“Ja Morant’s decision to once again wield a firearm on social media is alarming and disconcerting given his similar conduct in March for which he was already suspended eight games,” Silver said in the NBA’s statement Friday. “The potential for other young people to emulate Ja’s conduct is particularly concerning. Under these circumstances, we believe a suspension of 25 games is appropriate and makes clear that engaging in reckless and irresponsible behavior with guns will not be tolerated.

“For Ja, basketball needs to take a back seat at this time. Prior to his return to play, he will be required to formulate and fulfill a program with the league that directly addresses the circumstances that led him to repeat this destructive behavior.”

Morant also released a statement Friday in which he apologized to the league and fans. He said he would spend the offseason working on his mental health and decision making, and would “make it up to” everyone he disappointed.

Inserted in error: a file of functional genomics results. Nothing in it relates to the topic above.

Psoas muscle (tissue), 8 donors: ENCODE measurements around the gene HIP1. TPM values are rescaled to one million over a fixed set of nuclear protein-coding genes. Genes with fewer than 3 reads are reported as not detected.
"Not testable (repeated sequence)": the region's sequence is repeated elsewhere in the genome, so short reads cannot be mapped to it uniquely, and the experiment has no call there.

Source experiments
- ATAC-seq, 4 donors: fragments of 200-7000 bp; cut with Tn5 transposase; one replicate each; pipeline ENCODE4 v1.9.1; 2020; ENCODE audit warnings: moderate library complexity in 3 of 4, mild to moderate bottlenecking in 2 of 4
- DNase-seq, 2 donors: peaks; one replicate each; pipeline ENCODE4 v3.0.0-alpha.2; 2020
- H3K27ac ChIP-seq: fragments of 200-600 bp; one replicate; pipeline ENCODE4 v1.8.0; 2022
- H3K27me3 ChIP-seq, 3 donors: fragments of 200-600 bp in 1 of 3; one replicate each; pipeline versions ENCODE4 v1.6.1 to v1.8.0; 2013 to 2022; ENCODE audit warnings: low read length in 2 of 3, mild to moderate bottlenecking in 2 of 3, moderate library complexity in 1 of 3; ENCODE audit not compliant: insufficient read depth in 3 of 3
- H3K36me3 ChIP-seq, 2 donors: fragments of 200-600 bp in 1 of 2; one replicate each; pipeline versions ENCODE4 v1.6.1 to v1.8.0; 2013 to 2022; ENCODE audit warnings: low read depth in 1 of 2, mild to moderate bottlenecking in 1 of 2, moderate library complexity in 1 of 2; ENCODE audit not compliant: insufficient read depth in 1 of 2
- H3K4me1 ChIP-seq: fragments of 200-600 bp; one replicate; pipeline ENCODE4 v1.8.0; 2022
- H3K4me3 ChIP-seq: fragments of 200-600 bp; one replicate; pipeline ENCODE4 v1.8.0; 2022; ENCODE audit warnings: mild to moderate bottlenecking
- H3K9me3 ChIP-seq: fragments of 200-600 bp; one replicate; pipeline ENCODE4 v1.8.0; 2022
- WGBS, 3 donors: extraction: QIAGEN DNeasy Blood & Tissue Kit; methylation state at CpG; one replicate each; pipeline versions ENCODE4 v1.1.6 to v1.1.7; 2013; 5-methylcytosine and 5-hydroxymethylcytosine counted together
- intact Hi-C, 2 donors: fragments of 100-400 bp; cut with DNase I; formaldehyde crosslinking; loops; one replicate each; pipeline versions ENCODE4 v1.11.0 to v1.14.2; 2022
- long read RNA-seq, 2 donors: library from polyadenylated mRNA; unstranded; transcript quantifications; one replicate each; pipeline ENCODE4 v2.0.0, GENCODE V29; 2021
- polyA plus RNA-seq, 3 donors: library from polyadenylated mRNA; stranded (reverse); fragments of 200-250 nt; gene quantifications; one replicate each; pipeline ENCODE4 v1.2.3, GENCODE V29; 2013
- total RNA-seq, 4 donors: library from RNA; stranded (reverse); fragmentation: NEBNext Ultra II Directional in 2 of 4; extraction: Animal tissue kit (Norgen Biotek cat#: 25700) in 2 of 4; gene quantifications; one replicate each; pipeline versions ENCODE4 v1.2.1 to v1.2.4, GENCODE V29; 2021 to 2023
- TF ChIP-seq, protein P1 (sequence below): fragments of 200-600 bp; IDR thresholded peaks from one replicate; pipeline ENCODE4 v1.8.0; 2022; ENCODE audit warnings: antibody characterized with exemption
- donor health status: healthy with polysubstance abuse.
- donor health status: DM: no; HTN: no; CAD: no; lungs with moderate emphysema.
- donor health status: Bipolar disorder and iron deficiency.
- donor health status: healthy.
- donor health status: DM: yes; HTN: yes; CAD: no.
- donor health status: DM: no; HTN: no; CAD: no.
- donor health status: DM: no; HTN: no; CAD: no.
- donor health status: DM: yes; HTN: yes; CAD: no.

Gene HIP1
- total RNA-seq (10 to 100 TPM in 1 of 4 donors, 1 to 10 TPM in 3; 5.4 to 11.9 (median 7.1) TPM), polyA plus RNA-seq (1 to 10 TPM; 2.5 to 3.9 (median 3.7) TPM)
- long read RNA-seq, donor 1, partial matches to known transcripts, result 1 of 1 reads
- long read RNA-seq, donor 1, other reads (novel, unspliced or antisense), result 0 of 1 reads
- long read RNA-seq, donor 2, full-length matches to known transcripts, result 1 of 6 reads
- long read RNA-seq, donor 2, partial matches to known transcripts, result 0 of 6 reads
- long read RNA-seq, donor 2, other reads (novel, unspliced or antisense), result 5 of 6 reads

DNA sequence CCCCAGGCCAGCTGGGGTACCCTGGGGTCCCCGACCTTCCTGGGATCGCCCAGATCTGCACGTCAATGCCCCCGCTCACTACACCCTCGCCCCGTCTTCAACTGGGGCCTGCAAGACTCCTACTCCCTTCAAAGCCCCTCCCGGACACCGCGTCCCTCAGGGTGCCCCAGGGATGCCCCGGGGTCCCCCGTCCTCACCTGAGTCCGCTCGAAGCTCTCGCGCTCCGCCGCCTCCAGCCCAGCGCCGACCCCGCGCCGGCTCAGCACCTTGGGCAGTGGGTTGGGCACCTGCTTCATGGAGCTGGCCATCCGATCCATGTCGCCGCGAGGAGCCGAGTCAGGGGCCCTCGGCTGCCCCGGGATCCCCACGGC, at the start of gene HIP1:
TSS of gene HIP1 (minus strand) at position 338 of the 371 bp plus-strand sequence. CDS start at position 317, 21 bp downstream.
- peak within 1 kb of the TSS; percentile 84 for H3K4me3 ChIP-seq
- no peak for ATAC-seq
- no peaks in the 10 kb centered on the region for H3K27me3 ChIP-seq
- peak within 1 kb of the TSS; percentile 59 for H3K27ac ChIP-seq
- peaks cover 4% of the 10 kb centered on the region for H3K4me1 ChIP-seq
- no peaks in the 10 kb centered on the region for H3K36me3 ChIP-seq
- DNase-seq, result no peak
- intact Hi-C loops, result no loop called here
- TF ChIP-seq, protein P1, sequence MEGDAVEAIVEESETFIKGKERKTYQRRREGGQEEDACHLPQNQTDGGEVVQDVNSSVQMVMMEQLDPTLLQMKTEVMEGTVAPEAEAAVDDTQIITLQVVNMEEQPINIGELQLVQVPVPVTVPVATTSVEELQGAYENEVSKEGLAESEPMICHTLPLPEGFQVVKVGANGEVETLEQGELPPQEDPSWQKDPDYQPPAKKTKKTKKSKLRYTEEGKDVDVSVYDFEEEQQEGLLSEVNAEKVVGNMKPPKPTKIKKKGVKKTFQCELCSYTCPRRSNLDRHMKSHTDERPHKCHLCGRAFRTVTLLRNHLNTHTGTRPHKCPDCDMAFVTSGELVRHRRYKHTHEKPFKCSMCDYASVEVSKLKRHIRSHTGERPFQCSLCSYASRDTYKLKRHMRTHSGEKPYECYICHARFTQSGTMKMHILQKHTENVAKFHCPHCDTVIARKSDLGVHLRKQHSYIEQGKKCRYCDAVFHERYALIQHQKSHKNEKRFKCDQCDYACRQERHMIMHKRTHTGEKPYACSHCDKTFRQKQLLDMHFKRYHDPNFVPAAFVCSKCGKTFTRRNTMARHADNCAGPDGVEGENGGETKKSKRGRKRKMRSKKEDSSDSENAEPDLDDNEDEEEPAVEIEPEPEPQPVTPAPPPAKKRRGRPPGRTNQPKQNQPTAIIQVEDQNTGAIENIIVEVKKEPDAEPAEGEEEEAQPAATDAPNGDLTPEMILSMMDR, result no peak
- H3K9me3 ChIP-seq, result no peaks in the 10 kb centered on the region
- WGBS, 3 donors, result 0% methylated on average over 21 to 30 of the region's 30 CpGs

“I’ve had time to reflect and I realize how much hurt I’ve caused,” Morant said in the statement. “I want to apologize to the NBA, the Grizzlies, my teammates and the city of Memphis. To Adam Silver, Zach Kleiman and Robert Pera — who gave me the opportunity to be a professional athlete and have supported me — I’m sorry for the harm I’ve done. To the kids who look up to me, I’m sorry for failing you as a role model. I promise I’m going to be better. To all my sponsors, I’m going to be a better representation of our brands. And to all my fans, I’m going to make it up to you, I promise.

“I’m spending the offseason and my suspension continuing to work on. my own mental health and decision making. I’m also going to be training so that I’m ready to go when I can be back on the court. I know my teammates are going to hold it down and I’m so sorry I won’t be out there with you at the beginning of the season.

“I hope you’ll give me the chance to prove to you over time I’m a better man than what I’ve been showing you.”